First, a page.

TRENTON – Acting Attorney General John J. Hoffman announced that the operator of a used car dealership in Middlesex County, N.J., was sentenced to prison today for using fraudulent vehicle titles to sell cars damaged in Superstorm Sandy to unsuspecting customers. A suspended Motor Vehicle Commission technician who helped him obtain the fraudulent vehicle titles previously was sentenced in the criminal scheme, and charges are pending against a former salesman at the dealership.
Jonathan Olin, 42, of Manalapan, the former operator of D&D Auto Sales on Englishtown Road in Old Bridge, was sentenced to three years in state prison by Superior Court Judge Anthony J. Mellaci Jr. in Monmouth County. Olin pleaded guilty on Aug. 25 to an accusation charging him with second-degree theft by deception. He was also ordered to pay full restitution to the victims. In pleading guilty, Olin admitted that he orchestrated a scheme in which fraudulent titles were obtained for eight flood vehicles, seven of which were then sold to unsuspecting customers by Pinky N Brain Corp NJ, doing business as D&D Auto Sales.
Co-defendant Jessie Dinome, 30, of Jackson, who formerly worked as a technician at the Freehold Motor Vehicle Agency, was sentenced on Oct. 31 to two years of probation, conditioned upon her performing 100 hours of community service. She pleaded guilty on Aug. 25 to an accusation charging her with third-degree tampering with public records or information. Dinome forfeited her state job and is permanently barred from public employment.
Deputy Attorney General John Paone represented the Division of Criminal Justice Specialized Crimes Bureau at the sentencing hearing.
“Olin proved himself to be the lowest form of con artist and parasite by cashing in on the tragedy of Superstorm Sandy,” said Acting Attorney General Hoffman. “Not only did he rip off car buyers, he put them and other drivers in danger by selling storm-damaged cars that could fail or even catch fire.”
“We won’t stand for business operators who cheat consumers and disregard their safety,” said Director Elie Honig of the Division of Criminal Justice. “Olin’s conduct was especially egregious because he enlisted a public employee in his corrupt scheme so he could sell these flood vehicles with clean titles.”
“The NJ Motor Vehicle Commission has, and will continue to work with our law enforcement partners in order to protect all driver and vehicle documents,” said Chairman and Chief Administrator Raymond P. Martinez. “We will not stand by and watch individuals profit from the storm’s destruction and put people’s safety on the roadways at risk.”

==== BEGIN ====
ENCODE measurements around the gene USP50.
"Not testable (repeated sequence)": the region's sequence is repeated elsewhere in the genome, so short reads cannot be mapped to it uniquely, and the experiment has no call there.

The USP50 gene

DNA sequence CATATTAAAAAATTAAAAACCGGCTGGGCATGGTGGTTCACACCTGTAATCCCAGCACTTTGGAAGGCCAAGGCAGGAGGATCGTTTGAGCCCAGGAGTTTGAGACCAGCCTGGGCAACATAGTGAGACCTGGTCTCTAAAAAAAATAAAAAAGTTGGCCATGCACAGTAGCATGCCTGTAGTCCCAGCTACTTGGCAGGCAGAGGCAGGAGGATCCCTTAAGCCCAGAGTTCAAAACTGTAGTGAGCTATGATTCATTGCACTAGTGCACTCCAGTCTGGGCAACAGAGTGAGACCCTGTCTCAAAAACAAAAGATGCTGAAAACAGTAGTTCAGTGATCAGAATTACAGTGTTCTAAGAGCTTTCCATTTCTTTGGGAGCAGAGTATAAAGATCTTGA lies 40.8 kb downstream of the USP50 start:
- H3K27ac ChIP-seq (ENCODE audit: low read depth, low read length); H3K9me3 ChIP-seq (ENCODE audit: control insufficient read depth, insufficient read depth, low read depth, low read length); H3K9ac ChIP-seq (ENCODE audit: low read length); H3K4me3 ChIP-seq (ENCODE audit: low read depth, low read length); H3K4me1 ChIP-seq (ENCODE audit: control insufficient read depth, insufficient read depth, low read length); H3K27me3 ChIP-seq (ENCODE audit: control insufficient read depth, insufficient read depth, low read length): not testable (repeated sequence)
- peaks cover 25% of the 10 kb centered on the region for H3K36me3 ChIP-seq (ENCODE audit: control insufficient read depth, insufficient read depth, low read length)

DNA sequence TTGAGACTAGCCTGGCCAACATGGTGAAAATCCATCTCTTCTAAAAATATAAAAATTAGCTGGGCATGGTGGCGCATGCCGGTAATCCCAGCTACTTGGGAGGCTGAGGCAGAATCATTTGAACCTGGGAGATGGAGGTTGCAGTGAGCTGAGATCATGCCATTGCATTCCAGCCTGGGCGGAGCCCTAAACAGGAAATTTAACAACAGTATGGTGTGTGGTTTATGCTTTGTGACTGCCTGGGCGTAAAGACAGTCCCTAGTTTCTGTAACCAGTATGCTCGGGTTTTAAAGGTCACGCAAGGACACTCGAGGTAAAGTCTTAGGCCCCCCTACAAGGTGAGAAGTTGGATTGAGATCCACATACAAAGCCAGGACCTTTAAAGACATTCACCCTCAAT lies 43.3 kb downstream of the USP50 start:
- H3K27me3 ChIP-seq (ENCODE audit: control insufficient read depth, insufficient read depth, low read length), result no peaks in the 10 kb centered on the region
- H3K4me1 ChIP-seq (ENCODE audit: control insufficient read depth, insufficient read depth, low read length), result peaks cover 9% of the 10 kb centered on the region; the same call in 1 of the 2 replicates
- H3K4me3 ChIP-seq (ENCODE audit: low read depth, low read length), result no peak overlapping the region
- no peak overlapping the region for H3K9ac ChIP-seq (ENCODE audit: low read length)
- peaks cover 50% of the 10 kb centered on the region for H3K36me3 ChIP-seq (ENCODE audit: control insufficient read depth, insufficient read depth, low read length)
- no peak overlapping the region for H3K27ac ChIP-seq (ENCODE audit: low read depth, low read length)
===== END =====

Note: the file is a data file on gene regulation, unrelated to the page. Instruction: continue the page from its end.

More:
A former car salesman at D&D Auto Sales, Jacob Douek, 40, of Staten Island, N.Y., faces pending charges for allegedly deceiving customers about the flood vehicles. He is charged with conspiracy to commit theft by deception (2nd degree), theft by deception (3rd degree) and conspiracy to tamper with public records (3rd degree). A woman who worked as a clerk and receptionist at the dealership, Christina Farese, 33, of Old Bridge, also was charged in the case, but she was admitted to the Pre-Trial Intervention program.
The defendants carried out the fraudulent scheme from February through July 2013. The dealership acquired eight vehicles at auction that sustained flood damage during Superstorm Sandy. The eight flood vehicles acquired by Pinky N Brain were all insured by the same company, which paid claims on them as total losses after Sandy. The insurance company had the vehicles auctioned without titles under “bills of sale,” designating them as to be used “for parts only.”
At Olin’s direction, Dinome – allegedly with assistance from Farese –improperly utilized the Motor Vehicle Commission (MVC) computer system to create false “clean” titles for the vehicles. The signatures of the prior owners were forged to transfer the titles to D&D. Dinome was suspended without pay by the MVC after she was charged on Oct. 28, 2013.
D&D sold seven of the vehicles to customers using the fraudulent clean titles, without disclosing that the vehicles had been damaged in Superstorm Sandy. The seven vehicles were sold by D&D for a total of approximately $86,000. Douek, the car salesman, allegedly misled at least one customer about a flood vehicle and about adverse information related to Superstorm Sandy that was in the vehicle’s CarFax report.
Detective Sean Egan, Detective Michael Duffield, Detective Christian Harden, Detective Joseph McCray, Investigator Ruben Contreras and former Deputy Attorney General Paul Salvatoriello conducted the investigation for the Division of Criminal Justice Specialized Crimes Bureau, under the Supervision of Lt. Bill Newsome and Deputy Attorney General Jill Mayer, Chief of the Bureau. Deputy Attorney General Salvatoriello took the guilty pleas. Acting Attorney General Hoffman thanked the New Jersey Motor Vehicle Commission’s Security, Investigations & Internal Audit Division and investigators from MVC’s Business Licensing Monitoring Unit for their valuable assistance in the investigation.
The case was referred to the Division of Criminal Justice by the New Jersey Motor Vehicle Commission, which received information from the National Salvage Vehicle Reporting Program and ABC News, which did extensive investigative reporting on flood vehicles that were ending up on used car lots across the country.
The Motor Vehicle Commission initially suspended D&D’s license to do business and seized company records on July 17, 2013. The company’s license remains suspended.
ABC News “The Lookout” aired a report in July that included the MVC action against D&D as well as footage of a prior undercover purchase from the dealership of one of the flood vehicles by an ABC producer. She purchased a flood-damaged Ford F-350 pickup truck for $19,999.